The first question asked when I was interviewing for my teaching job was, “Why do you want to be a teacher?” It’s an extremely important question, because sooner or later, you’re going to second guess your choice. It’s not just teaching, it happens in any career. It’s hard to do the same thing for 40 years straight.
To quote the great movie Keeping the Faith:
The truth is you can never tell yourself there is only one thing you could be… You cannot make a real commitment unless you accept that it’s a choice that you keep making again and again and again.
To be truthful, I’m doing teaching for me. I’m not doing it because it’s the right thing to do, I’m doing it because I want to feel good at the end of the day. I want to know that my life is helping others. I’ve only got one life and I’m not going to spend it doing things that make me unhappy.
With all that being said, it’s good to list out the reasons why I want to teach. Here they are, in no particular order.
- Make a difference that I can see. Yes, there are really good websites out there that change peoples lives and I hope to build a few of them over my lifetime. But being able to directly have an impact on someone’s life is something I definitely look forward to.
- Bring web development education up to speed. Ask web developers and they’ll agree, there is a growing gap between what schools are teaching and what the industry is demanding. By taking it to the High School classroom, I hope to get students thinking early about writing accessible, maintainable code that makes lives easier.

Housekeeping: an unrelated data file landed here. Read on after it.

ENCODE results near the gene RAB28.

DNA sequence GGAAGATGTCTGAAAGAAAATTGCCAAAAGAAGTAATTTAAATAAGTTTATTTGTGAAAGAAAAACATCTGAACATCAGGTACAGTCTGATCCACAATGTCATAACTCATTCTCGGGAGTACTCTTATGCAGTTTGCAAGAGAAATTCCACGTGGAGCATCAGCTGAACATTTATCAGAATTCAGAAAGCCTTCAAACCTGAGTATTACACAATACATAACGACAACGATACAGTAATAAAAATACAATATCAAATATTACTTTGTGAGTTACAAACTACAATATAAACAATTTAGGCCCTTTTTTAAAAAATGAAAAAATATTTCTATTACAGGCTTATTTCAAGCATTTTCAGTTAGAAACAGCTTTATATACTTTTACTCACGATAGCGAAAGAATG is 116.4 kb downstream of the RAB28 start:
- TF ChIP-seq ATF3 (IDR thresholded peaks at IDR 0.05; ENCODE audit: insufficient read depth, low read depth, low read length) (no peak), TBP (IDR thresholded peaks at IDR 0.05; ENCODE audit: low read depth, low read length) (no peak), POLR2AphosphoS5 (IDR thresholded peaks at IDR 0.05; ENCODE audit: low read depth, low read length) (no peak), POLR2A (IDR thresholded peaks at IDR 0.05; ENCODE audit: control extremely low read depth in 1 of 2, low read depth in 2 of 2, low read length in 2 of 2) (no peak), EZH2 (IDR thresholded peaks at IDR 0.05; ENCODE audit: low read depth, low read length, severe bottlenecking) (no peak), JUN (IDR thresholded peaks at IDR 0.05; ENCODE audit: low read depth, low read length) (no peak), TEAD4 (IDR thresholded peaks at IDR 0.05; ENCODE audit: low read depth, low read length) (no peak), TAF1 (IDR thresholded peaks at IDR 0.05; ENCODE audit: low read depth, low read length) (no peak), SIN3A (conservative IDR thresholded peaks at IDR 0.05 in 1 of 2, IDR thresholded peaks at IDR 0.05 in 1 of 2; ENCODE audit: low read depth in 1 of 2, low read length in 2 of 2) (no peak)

- Look forward to Mondays. I believe that you should look forward to Mondays.Too often we get stuck in a rut and start dreading our working hours. We only have a short time on Earth, don’t waste it.
- Teach skills that go beyond the classroom. I’ve only taken two web development courses my entire life, one in High School and one in College. While these classes were informative and shaped the way I became a developer, they were only responsible for 10% of what I know about web development today. The rest I’ve learned from technology books, online tutorials, discussion forums and hands-on experience, all independent of an academic environment. I did it because I loved it. If I can give the students the skill and confidence to learn happily on their own, they suddenly control their future.They’ll be happier, more motivated and more satisfied with their career choice because they’ll have found something that makes them happy.
- Get students excited to come to school. If the students find web development half as awesome as I find it, they’ll be more motivated to make it to classes because they’ll know they’ll learn something interesting in my class.
- Address the social and economic impact of the Internet. Let’s face it, the internet is changing lives for the better (and sometimes the worse). Whether it be the way businesses communicate or the creation of virtual communities, the future needs to think about these changes.
- Teach future web developers the ideas that will advance the web, not hold it back.
So there you have it, why I want to teach.